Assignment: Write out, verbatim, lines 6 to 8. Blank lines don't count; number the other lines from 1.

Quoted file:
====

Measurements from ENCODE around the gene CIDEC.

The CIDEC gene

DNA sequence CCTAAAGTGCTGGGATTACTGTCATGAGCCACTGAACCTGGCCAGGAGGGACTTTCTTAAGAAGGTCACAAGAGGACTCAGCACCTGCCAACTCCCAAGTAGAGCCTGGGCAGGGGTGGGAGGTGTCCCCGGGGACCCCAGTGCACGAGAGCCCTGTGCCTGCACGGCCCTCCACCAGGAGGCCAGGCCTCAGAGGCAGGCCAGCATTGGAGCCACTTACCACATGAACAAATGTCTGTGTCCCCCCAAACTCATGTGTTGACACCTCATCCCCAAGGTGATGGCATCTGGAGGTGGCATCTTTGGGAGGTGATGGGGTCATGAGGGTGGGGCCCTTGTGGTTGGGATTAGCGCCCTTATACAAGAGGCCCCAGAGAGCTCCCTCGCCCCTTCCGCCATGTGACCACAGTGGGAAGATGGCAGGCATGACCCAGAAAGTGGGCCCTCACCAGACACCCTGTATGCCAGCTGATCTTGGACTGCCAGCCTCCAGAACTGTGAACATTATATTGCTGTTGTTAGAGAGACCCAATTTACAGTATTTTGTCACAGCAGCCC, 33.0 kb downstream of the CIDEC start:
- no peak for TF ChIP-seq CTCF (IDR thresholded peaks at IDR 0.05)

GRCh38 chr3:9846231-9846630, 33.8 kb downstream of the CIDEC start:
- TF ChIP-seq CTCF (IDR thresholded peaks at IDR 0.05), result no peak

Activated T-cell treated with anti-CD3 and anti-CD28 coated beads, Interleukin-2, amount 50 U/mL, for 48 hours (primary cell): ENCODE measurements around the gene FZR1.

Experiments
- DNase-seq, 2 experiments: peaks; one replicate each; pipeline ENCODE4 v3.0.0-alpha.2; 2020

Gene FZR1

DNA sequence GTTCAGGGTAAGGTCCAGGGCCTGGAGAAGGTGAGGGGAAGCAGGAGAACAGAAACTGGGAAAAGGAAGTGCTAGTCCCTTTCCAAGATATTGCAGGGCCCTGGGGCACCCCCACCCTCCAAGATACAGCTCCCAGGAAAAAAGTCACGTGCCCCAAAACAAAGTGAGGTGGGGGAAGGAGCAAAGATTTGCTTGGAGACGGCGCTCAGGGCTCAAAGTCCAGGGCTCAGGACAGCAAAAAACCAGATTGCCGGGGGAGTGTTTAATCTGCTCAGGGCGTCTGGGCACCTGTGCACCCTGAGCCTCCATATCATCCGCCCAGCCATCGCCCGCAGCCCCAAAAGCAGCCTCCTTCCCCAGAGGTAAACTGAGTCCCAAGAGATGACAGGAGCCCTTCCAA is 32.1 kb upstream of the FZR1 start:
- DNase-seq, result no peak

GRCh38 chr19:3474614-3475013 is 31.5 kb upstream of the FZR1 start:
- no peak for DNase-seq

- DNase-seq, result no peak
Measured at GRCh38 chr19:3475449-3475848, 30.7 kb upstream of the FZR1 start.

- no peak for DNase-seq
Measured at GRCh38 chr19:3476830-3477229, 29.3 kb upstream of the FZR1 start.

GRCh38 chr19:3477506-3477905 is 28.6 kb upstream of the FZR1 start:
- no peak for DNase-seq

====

- TF ChIP-seq CTCF (IDR thresholded peaks at IDR 0.05), result no peak

Activated T-cell treated with anti-CD3 and anti-CD28 coated beads, Interleukin-2, amount 50 U/mL, for 48 hours (primary cell): ENCODE measurements around the gene FZR1.

Experiments